Standardization of School Health Policies in India
HEAL in association with Vision Mission Foundation is organising conference focusing on child health.
New Delhi: In India, there is a lack of standardization as far as school health policies are concerned. Not enough attention is given to nutrition and physical and mental health of children. At the policy level we also need to emphasize on small interventions like personal hygiene, cleanliness, and hand washing, which can help counter infectious diseases in the long run. And that’s what HEAL & vision mission foundation plan to do.
HEAL in association with Vision Mission Foundation is organising a conference focusing on both scientific and social aspects of child health. To be held on Sunday, Nov14, 2010 (on the occasion of children’s day and world diabetes day) at India Expo Centre & Mart, Greater Noida, the conference has been christened Lifebuoy Child Health Congress (CHC)-2010.
Dr. Sanjeev Bagai , CEO, Batra Hospital and Research Centre and Chairman, organizing committee, Lifebuoy Child Health Congress, 2010, said “Developing and implementing effective guidelines for school administrators / educators is necessary to assist them in having definite school health policies. It is mandatory to ensure that school health programmes are based on formally assessed and evidence based practice. And that’s what the aim of Lifebuoy Child Health Congress is`.
“The speakers will present case studies, trends and successful models in health education, school safety and other related issues at the congress. They will also interact with school administrators, principals, and teachers”, said Rashi Singhal, founder Vision Mission Foundation and Vice - Chairperson, organizing committee, Lifebuoy Child Health Congress, 2010.
Dr. Bhavna Barmi , Senior clinical psychologist at the Escorts Heart Institute and Research Centre and Principal advisor Lifebuoy Child Health Congress said, “Obesity is a growing concern today, however the real cause needs to be understood. One of the scientifically designed programme that uses nutrition in an active manner is called GET ACTIVE. It is a programme pioneered by Swashrit Society (a national NGO) and supported by an educational grant by PepsiCo India”.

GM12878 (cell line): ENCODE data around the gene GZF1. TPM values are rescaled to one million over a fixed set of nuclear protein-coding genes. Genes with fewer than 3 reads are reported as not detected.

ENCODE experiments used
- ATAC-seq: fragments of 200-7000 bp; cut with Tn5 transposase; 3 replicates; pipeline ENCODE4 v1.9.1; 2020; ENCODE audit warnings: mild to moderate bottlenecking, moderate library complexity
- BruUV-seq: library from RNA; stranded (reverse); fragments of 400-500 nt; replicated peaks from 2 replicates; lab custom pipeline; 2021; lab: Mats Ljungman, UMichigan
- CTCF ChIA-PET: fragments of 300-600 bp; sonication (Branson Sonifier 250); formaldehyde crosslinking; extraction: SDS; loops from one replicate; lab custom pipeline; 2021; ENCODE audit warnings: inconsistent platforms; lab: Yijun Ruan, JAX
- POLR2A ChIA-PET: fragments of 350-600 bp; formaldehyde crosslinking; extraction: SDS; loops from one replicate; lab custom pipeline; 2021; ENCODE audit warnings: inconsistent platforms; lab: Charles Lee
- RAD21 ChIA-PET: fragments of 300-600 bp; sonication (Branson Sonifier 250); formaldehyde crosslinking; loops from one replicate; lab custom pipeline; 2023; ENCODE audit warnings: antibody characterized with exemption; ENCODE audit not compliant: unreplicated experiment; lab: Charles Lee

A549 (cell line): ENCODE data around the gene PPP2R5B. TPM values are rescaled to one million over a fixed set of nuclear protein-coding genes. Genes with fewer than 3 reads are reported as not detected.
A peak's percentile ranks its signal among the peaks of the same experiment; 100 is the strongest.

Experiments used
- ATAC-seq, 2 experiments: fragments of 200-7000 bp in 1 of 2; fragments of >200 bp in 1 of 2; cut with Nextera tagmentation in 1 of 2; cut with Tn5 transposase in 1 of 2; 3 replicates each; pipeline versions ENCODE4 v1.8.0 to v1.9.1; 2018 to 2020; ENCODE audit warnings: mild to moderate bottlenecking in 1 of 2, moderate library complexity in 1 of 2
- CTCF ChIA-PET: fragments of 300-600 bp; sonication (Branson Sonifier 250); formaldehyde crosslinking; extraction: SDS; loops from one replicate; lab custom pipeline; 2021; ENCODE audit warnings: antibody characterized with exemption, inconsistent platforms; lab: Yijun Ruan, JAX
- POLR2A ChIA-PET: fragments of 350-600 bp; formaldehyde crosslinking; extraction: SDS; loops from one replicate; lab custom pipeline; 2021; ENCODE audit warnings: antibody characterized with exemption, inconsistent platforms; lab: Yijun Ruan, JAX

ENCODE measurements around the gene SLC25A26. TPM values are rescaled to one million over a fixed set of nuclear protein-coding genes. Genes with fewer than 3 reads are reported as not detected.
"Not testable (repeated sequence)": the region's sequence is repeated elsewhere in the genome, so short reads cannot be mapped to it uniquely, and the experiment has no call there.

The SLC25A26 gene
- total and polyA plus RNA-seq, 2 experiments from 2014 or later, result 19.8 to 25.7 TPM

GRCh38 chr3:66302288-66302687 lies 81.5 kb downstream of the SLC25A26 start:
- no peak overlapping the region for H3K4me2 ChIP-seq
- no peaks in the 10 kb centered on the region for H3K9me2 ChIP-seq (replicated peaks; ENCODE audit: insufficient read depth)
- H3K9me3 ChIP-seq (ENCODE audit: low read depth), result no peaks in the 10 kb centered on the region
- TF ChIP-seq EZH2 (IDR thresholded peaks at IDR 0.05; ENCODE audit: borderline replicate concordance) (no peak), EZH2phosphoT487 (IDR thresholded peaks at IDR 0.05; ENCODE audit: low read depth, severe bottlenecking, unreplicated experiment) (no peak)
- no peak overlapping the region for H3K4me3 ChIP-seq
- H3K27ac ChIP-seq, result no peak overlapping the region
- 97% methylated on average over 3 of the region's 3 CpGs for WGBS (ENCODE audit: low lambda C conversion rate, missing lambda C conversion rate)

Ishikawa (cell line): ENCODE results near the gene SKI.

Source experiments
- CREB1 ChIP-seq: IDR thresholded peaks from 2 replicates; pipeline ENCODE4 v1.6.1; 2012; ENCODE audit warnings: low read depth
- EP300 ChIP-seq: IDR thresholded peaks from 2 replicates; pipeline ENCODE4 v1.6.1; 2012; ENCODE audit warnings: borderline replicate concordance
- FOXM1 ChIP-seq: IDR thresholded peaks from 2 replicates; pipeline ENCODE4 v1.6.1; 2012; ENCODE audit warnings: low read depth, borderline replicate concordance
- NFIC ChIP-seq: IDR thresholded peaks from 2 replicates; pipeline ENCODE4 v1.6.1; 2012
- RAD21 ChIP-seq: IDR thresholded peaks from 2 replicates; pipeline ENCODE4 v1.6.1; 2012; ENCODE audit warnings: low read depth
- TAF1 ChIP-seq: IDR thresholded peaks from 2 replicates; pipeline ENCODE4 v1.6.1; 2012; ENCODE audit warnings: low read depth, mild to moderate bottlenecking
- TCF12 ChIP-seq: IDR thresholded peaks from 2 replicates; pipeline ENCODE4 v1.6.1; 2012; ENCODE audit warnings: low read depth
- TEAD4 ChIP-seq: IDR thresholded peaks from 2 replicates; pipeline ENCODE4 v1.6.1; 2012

Agrees Dr. S. K. Wangnoo , Senior Consultant Endocrinology, Indraprastha Apollo Hospital, New Delhi and Principal Advisor, Lifebuoy CHC, 2010,”There is a great need to address health issues at the school level. After all children spend a lot of time in their schools and making effective school heath interventions is bound to benefit them immensely.`
The urgent need for health interventions at the school level has been brought out by a survey conducted in a few schools of Delhi & NCR.
“Incorporating specific interventions in school health policies must not only be related to nutrition and exercise but must also be aimed at containing the spread of infectious diseases. This can be achieved by emphasizing on elementary measures like personal hygiene, cleanliness and hand washing”, said Dr. C.S.Pandav, Head, Centre for Community Medicine, AIIMS, New Delhi.
It is expected that this conference will witness participation from close to 2000 delegates, representing different spheres of healthcare and allied industries. Lifebuoy Child Health Congress would also be an attempt to come up with suggestive health modules to bring child health care in India a notch up. This concept is in alignment with the objective of promoting good nutrition and active lifestyle to create a tomorrow better than today.
Swadeep Srivastava , Principal Consultant HEAL Foundation and Executive President, organizing committee, Lifebuoy CHC 2010, said “Lifebuoy Child Health Congress will introduce unique interactive school health programmes that engage teachers, principals, parenting groups, school counsellors, fitness experts etc. As far as standardization of school health policies in the country is concerned Lifebuoy Child Health Congress 2010 plans to set the ball rolling”.